I was Daddy’s little girl, so as anyone else who’s shared that title can attest to, he was my knight in shining armour. When I wanted my first pair of platform shoes and Mama nixed the notion, Daddy quietly took me out to the Shoe Company, bought me my black Bongos and I was happy as a clam. We just bonded from my birth, and he was my hero. I’m much more like my Daddy than I am like my Mama, Quinn has always been a total Mama’s boy and they too are so much alike. Quinn and I both acquired lots of traits from both of them, and I like to think we’re a good combo of both. It’s hard to explain the different kind of relationships I had with them, and I know parents always say they don’t love one kid more than the other, but 9 times out of 10 there’s one of their offspring they identify with more so it’s a distinct variance in the relationships with the others. When Daddy died, Mama was left trying to forge a new relationship with me because before, it was kind of them and us for the most part. We were a super happy close knit family, don’t get me wrong. But it was just different between each parent/child duo, I think that’s fairly common. A family balance at its finest. Mama was left trying to play the part of both parents, grieving silently and in a kind of solitary confinement, because she had one kid who didn’t understand what happened and was SO angry and SO confused, another kid that was also unaware of the changes about to happen and experiencing his own pain, and then her own loss of her love and best friend and partner, and the fact that life continues on even when you feel like the whole universe should stop. So my first experience with depression was certainly after Daddy died.

Looking back on it, I can see the changes now. I can pinpoint when I started to go off track, when my mentality flipped and grew cold and hard. I began smoking the year after he died. Started getting into bad stuff that I’ll leave for another day. Started being defiant and dismissive and all around difficult to be around. It wasn’t until I was forced to go to a psychologist in boarding school that I really saw how far I’d fallen. I honestly believe that we’re wired to forge on, regardless of inner turmoil, because we’re genetically coded to be survivors. We have a fight or flight instinct, and you don’t always know when you’re in those modes. Most of the time we’re in flight. But there comes a time when that flight can lead us down a dark path and we’re so focused on looking for the light at the end that we don’t notice the darkness closing in. And when you’ve made one too many mistakes, or had one too many close calls, or one too many failures, that’s when you stop and take it in. You see that you’ve lost sight of that light and you’ve become lost on your path to it.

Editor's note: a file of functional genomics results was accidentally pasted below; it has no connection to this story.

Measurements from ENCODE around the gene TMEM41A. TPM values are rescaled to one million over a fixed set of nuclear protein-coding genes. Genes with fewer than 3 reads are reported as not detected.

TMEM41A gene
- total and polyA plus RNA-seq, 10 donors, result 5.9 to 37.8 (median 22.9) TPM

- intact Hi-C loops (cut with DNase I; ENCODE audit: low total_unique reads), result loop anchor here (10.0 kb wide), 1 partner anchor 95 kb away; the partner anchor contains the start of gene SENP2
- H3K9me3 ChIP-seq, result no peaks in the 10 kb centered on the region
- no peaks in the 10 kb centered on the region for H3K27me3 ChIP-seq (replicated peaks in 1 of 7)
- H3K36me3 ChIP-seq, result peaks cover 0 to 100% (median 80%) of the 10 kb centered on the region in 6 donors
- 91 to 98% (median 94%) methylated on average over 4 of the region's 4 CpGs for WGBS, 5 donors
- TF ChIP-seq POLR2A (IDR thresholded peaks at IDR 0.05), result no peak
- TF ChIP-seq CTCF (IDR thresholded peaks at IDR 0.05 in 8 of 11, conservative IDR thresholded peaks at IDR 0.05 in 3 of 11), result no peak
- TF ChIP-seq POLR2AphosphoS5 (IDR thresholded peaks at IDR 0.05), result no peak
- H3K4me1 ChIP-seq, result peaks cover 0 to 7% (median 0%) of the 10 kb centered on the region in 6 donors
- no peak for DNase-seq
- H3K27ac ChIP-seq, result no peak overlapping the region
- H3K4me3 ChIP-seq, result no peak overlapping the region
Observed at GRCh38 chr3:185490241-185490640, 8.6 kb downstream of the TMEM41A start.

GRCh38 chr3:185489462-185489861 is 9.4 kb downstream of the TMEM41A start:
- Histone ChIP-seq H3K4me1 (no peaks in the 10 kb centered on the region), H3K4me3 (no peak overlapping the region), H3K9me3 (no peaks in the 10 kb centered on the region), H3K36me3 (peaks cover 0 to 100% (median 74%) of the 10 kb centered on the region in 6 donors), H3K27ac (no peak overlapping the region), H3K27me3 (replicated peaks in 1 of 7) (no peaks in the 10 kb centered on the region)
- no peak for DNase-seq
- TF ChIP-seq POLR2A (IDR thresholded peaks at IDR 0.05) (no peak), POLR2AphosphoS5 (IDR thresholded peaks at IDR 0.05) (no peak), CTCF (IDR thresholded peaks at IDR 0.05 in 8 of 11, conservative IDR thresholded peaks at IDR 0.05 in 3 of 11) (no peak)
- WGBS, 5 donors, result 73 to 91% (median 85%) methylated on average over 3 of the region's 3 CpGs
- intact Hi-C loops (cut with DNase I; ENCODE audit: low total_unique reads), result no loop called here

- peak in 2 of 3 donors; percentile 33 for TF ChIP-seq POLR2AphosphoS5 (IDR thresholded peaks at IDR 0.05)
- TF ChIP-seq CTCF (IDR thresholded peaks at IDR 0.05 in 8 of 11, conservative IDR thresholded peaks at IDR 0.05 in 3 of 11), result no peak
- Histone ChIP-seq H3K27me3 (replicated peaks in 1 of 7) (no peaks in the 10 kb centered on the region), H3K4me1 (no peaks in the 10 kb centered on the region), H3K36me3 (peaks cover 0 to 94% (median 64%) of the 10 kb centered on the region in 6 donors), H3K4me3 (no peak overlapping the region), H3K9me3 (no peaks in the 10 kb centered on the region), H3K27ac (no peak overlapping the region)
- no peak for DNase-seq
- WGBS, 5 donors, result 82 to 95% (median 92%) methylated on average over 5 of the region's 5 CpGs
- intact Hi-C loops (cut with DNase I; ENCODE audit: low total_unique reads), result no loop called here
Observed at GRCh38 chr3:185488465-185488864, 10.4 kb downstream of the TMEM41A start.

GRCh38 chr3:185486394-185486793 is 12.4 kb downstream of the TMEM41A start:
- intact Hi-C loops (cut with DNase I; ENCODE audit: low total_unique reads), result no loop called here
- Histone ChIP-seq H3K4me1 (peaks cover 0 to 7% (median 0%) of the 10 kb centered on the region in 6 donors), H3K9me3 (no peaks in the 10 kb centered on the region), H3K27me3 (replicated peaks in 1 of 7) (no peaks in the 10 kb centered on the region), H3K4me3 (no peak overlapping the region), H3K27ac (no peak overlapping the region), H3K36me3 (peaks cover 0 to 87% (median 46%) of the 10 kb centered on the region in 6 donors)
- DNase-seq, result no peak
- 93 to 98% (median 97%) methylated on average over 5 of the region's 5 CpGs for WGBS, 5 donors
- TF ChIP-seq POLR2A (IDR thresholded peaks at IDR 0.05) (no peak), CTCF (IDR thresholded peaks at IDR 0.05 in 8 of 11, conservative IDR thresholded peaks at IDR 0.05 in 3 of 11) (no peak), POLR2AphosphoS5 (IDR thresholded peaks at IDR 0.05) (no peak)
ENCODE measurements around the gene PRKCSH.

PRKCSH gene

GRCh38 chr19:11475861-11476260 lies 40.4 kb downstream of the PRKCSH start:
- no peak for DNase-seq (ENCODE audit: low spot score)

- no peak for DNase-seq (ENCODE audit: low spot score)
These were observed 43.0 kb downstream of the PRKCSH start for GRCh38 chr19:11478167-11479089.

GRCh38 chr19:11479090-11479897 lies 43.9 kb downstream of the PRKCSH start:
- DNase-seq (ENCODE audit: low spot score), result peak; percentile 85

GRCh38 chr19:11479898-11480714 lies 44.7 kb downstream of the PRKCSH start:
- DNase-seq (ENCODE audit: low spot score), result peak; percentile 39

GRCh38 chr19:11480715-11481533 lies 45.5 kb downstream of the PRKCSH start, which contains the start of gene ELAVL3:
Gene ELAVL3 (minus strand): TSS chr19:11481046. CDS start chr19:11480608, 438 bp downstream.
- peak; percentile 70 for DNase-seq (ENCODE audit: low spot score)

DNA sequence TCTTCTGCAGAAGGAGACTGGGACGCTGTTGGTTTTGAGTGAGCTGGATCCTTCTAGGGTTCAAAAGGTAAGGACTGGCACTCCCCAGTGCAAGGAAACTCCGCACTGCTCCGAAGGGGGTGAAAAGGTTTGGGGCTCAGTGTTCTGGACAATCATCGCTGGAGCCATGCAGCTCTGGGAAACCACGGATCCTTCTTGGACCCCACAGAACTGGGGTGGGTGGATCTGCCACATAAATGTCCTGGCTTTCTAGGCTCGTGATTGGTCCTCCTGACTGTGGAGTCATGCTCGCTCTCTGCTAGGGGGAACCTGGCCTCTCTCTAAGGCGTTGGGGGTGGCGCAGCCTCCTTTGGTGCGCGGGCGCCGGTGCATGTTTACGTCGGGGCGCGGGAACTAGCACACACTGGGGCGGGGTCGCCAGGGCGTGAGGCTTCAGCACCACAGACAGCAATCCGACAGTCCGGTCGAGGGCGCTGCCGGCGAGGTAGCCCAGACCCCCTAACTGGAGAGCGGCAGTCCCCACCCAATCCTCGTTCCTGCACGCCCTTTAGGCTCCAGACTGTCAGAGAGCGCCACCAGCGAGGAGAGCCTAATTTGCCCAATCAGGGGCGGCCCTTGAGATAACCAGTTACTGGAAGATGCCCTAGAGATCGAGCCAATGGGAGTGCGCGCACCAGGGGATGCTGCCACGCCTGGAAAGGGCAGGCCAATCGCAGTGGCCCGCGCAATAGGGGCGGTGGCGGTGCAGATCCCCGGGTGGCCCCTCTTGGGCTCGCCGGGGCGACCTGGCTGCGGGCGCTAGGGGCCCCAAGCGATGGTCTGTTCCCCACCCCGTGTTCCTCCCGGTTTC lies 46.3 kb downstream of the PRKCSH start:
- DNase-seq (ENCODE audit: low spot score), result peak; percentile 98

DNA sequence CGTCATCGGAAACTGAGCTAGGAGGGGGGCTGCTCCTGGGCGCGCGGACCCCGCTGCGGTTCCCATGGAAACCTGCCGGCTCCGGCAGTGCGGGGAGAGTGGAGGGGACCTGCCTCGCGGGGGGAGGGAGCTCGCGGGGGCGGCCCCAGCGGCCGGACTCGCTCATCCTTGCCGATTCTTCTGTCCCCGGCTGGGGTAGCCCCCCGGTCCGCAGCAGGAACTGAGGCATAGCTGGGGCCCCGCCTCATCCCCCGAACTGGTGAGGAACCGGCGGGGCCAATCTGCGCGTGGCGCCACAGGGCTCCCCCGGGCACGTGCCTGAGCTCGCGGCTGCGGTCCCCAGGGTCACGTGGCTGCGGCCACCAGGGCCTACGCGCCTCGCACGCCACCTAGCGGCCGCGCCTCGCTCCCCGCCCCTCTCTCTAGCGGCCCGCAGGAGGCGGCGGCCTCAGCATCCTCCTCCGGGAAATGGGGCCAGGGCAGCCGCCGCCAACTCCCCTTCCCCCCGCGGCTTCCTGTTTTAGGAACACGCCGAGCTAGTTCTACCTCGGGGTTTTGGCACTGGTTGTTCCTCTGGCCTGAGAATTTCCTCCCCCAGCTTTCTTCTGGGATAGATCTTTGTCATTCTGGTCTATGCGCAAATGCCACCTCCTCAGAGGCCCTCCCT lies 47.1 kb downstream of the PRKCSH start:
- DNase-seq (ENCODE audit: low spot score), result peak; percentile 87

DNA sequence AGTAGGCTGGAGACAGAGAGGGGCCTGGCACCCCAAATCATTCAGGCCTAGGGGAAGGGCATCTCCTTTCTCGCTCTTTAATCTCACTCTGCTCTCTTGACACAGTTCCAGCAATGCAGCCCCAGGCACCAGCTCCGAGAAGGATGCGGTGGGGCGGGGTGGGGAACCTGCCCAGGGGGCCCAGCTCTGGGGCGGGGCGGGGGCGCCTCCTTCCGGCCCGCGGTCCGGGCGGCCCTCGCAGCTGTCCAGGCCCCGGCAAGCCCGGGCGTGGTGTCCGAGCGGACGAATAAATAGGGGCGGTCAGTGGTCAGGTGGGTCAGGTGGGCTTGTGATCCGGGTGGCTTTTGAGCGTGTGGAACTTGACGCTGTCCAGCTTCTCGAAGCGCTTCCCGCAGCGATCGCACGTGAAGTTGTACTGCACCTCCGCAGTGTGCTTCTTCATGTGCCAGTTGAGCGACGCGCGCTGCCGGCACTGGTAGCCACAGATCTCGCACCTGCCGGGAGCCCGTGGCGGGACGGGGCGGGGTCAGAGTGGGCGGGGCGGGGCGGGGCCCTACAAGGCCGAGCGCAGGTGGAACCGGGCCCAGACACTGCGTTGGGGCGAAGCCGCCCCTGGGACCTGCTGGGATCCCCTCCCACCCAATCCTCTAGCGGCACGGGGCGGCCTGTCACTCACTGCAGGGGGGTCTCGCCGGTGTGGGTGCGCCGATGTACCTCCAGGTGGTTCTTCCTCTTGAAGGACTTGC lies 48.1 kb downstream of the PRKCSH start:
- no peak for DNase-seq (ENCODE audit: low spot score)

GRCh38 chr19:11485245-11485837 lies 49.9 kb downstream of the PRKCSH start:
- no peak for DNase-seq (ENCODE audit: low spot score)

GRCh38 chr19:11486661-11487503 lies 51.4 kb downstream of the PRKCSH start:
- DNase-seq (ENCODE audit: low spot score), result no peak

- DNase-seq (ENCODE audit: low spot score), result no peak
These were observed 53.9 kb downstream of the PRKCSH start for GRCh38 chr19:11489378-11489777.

My psychologist did what she was trained to do, and quickly pinpointed the root of my anger and behavioural issues to be the death of my father. At the time I remember being so resentful, and still so sad and confused, that I thought “Great, you’re a genius. I’m fucked up because my dad committed suicide. Not a revelation lady, what a waste of time.” But every session after that became easier, and I started understanding the relationship between my subconscious and actions. I was amazed by the science behind it, and decided I wanted to become a psychologist too. I figured that I was cured, no longer going to be a problem child and now that I was forced to admit my deepest and darkest fears to a stranger, I was on the path back to happiness.

Except I wasn’t. Wasn’t cured. It’s not as simple as being able to identify the primary source of whatever it is that breaks our fragile psyches in the first place. That’s the stepping stone to recovery, but then you need to work through it. It’s all well and good to know that you’re unhappy because you don’t like your body image for example. But if you don’t take stock of what the contributions to that are, and how to go about making changes to alter your perception and ultimately fix the issue, you’re left with being an informed victim of depression. You’re not becoming a survivor by sitting idly and hoping it will fix itself. Just knowing the cause isn’t a solution. You have to figure out what the main reason behind it is and then learn to cope and learn to heal. If the problem is chemical, you try different meds until one works well with your body and mind, and you can confidently get back on track and learn to see life in colour again.